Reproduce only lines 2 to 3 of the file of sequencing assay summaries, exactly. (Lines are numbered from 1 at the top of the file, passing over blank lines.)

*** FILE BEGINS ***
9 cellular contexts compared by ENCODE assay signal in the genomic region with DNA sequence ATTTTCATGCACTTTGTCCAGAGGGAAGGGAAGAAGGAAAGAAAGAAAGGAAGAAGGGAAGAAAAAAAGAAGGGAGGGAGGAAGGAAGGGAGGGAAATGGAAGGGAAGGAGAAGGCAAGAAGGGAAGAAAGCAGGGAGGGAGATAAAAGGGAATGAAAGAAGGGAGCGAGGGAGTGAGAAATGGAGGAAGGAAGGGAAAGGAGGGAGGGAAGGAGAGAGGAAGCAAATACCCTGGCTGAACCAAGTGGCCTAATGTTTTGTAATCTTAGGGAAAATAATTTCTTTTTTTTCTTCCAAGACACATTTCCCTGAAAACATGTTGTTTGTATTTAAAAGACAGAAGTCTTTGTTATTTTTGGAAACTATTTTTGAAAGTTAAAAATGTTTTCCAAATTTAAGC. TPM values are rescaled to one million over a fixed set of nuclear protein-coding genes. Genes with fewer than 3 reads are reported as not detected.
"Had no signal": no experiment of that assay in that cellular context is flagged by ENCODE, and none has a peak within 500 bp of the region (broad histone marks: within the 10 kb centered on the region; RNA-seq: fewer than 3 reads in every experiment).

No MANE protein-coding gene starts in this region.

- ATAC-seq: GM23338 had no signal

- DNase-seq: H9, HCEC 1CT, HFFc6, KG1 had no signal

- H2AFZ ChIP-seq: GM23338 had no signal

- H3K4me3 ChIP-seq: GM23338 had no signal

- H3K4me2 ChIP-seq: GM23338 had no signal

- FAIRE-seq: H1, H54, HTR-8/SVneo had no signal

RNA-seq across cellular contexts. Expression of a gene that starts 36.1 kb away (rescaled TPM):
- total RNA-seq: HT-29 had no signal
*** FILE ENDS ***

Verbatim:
"Had no signal": no experiment of that assay in that cellular context is flagged by ENCODE, and none has a peak within 500 bp of the region (broad histone marks: within the 10 kb centered on the region; RNA-seq: fewer than 3 reads in every experiment).

No MANE protein-coding gene starts in this region.